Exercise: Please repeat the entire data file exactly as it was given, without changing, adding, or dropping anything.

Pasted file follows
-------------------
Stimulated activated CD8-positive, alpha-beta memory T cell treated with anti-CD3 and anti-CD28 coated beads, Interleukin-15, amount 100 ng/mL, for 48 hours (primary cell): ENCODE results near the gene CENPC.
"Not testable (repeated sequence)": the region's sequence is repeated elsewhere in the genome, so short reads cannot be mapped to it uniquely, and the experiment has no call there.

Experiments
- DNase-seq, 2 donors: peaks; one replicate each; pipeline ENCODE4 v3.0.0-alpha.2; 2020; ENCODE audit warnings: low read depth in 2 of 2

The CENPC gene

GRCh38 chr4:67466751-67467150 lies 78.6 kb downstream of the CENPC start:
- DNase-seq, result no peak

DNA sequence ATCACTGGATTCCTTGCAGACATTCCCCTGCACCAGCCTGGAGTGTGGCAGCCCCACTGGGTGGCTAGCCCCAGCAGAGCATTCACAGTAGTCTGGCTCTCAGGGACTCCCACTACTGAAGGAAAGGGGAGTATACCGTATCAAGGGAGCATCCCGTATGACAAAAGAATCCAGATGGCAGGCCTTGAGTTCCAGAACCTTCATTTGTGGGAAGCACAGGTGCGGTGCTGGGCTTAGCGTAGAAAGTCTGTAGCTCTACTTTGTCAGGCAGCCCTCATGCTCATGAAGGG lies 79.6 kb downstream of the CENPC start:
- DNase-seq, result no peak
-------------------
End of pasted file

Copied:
Stimulated activated CD8-positive, alpha-beta memory T cell treated with anti-CD3 and anti-CD28 coated beads, Interleukin-15, amount 100 ng/mL, for 48 hours (primary cell): ENCODE results near the gene CENPC.
"Not testable (repeated sequence)": the region's sequence is repeated elsewhere in the genome, so short reads cannot be mapped to it uniquely, and the experiment has no call there.

Experiments
- DNase-seq, 2 donors: peaks; one replicate each; pipeline ENCODE4 v3.0.0-alpha.2; 2020; ENCODE audit warnings: low read depth in 2 of 2

The CENPC gene

GRCh38 chr4:67466751-67467150 lies 78.6 kb downstream of the CENPC start:
- DNase-seq, result no peak

DNA sequence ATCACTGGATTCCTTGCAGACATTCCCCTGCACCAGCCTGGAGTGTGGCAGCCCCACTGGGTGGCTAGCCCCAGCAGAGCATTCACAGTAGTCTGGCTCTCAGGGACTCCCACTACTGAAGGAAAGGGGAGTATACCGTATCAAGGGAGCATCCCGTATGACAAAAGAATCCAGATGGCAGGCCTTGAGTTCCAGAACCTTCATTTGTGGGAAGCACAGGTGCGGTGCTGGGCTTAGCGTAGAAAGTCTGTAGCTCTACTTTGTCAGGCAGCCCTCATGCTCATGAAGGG lies 79.6 kb downstream of the CENPC start:
- DNase-seq, result no peak